Expect the stock of these items to dwindle down and then wink out… that’s what “closeout” means!

SIG Wins Army MHS Contract – Up to $580 Million

A version of the SIG P320 modular pistol has won the Army’s Modular Handgun System contract, and has been tasked to provide pistols, accessories such as holsters and suppressors, and ammunition.

The pistol will replace the M9 and M11 pistols over the next ten years; then those firearms will join the M1911 and M1873 in honored retirement.

Is this what they want? The SIG P320 family. The compact is the “Goldilocks” midsize — about the same size as a G19.

The DOD slipped the contract out on the last day of the outgoing Administration, perhaps because of noises from the Senate that were encouraging incoming Secretary of Defense James N. Mattis to cancel the program, the initial phase of which has already cost $350 million. Alternatively, it could simply be that the Army’s bureaucracy at Picatinny just got done shuffling the papers today.  Complete text of the DOD contract announcement:

Sig Sauer Inc., Newington, New Hampshire, was awarded a $580,217,000 firm-fixed-price contract for the Modular Handgun System including handgun, accessories and ammunition to replace the current M9 handgun.  Bids were solicited via the Internet with nine received. Work locations and funding will be determined with each order, with an estimated completion date of Jan. 19, 2027.  Army Contracting Command, Picatinny Arsenal, New Jersey, is the contracting activity (W15QKN-17-D-0016).

OTR notified us from his sources at around the same time that one of our readers flagged us to Soldier Systems Daily in the comments to another post.  Soldier Systems Daily was, as far as we know, the first publication online with the story. CWCID.

The P320 has been well received, more so than the hammer-fired P250 that had teething problems that cost it the Federal Air Marshals Service contract some years ago. Tam Keel put a thousand or two rounds downrange from one last year; the NRA awarded it the Golden Bullseye for Handgun of the Year in June.

Stand by for an announcement from SIG (their PR shop works slowly and indirectly at the best of times). This is where their press release would be, if they had one.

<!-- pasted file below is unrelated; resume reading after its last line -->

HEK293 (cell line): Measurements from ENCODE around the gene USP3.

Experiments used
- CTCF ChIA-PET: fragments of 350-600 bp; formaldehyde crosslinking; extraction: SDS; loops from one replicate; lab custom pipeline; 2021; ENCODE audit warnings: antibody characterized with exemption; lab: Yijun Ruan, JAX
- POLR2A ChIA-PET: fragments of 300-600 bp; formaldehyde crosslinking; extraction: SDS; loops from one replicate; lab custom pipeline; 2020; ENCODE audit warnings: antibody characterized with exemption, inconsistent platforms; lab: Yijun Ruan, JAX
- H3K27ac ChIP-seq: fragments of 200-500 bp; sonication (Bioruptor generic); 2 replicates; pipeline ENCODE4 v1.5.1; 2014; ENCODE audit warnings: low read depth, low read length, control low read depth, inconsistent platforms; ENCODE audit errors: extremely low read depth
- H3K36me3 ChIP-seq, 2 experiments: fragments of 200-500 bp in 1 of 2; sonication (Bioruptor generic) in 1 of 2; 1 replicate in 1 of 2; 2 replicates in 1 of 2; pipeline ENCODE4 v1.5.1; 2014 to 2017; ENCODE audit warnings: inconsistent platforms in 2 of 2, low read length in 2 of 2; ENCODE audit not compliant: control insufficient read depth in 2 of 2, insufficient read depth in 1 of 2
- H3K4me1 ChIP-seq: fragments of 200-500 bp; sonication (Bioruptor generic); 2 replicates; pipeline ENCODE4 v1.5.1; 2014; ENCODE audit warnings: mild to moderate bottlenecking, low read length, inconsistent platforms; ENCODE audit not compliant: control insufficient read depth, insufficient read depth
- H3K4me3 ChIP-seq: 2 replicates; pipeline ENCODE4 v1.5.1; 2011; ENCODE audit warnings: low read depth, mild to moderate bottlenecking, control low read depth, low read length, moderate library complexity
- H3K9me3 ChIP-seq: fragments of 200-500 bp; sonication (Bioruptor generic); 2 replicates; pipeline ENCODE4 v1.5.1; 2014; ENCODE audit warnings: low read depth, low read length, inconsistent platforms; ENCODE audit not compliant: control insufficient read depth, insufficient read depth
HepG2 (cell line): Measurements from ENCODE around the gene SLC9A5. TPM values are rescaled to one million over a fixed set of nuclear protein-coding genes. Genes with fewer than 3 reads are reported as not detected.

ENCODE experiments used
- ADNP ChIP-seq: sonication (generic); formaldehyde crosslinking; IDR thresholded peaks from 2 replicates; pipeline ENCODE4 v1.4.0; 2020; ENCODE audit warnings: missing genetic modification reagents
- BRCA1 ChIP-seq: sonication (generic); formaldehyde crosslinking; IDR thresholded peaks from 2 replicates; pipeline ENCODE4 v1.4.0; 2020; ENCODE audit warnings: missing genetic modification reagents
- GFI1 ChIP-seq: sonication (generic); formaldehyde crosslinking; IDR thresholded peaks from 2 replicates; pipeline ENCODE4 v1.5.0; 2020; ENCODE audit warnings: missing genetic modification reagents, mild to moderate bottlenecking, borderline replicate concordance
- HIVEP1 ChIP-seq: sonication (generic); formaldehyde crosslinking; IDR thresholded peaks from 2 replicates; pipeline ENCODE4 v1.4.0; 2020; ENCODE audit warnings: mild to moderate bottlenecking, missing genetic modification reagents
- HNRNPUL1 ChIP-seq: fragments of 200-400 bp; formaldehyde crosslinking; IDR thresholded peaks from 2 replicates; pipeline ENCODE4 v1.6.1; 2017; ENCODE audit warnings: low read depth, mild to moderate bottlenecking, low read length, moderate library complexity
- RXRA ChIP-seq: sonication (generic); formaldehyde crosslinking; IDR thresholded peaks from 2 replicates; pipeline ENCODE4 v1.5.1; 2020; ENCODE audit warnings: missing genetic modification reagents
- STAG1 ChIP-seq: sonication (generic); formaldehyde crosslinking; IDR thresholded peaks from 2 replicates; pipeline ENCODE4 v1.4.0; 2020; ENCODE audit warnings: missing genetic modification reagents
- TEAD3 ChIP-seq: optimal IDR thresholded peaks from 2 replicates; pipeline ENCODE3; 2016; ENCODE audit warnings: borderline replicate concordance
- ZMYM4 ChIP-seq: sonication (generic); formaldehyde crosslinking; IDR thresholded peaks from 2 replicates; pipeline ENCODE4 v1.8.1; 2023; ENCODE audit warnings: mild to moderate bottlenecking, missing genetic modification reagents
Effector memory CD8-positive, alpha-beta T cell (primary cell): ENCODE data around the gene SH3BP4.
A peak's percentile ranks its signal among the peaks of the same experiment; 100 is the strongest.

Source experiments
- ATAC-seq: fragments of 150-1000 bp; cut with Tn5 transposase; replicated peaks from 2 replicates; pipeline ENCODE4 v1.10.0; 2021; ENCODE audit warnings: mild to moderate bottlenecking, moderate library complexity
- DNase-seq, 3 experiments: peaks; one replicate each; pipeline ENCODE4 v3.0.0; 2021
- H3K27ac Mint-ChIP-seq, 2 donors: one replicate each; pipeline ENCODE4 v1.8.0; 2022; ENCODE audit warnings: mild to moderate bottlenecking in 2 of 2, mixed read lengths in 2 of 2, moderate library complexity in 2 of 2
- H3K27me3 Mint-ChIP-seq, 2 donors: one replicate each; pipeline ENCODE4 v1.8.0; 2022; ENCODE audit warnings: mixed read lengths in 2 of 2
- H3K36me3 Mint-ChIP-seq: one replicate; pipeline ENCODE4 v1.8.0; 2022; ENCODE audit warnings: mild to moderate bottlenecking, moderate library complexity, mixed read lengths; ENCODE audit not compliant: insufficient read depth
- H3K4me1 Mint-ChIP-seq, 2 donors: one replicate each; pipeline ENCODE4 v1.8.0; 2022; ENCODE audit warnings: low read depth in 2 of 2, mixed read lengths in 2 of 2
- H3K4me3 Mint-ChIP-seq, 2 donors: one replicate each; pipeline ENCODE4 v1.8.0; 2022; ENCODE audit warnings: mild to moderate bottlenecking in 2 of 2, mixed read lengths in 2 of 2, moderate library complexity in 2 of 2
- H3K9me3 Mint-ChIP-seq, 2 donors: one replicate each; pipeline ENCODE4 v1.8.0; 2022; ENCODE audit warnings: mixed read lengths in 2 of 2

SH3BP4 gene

This may fill in some of the blanks that we don’t know from the one-paragraph DOD contract announcement:

  • What color? The contract suggested the military preferred a brown or FDE shade of weapon, like the P320 Compact shown dismantled above.
  • What caliber? SIG submitted both 9mm and .40 S&W firearms.
  • Pure striker-fired, or with safety?

If the news hits before our post goes live in about 11 hours, we’ll add an update below.

Congratulations to the hard-working team at SIG, and condolences to the eight other teams that competed for this contract. The problem with any such competition is that choosing a “best” from a field of very good firearms (or anything else) is inherently subjective and difficult. If you recall the JSSAP trials that yielded the M9, runners-up included SIG’s then-flagship P-series DA/SA pistols, Smith & Wesson’s generation of DA/SAs, and several others that, like the SIG and Smith, found markets elsewhere, just as the rejects, this time including Smith and Glock among others, will this time.


The Firearm Blog has some details from SHOT, still sketchy, and this photo of what is the winning firearm, the P320 Compact, presumably in 9mm, with ambi manual safety. Nathaniel promises to keep that page updated, if and when the SIG bigs issue a statement.

TFB says this is the M17, or as close as SIG has at the show.

Here are some pictures of the P320 MHS manual safety firearm as submitted. These are all originally from SIG sources, although we ganked them from here and there over the last two years of the MHS program. The full size and compact submissions:

There’s a great deal of interchangeability. Eli Whitney, eat your heart out.

Here’s a close-up of the manual safety. It seems well-designed both to avoid snags and to be positive in operation.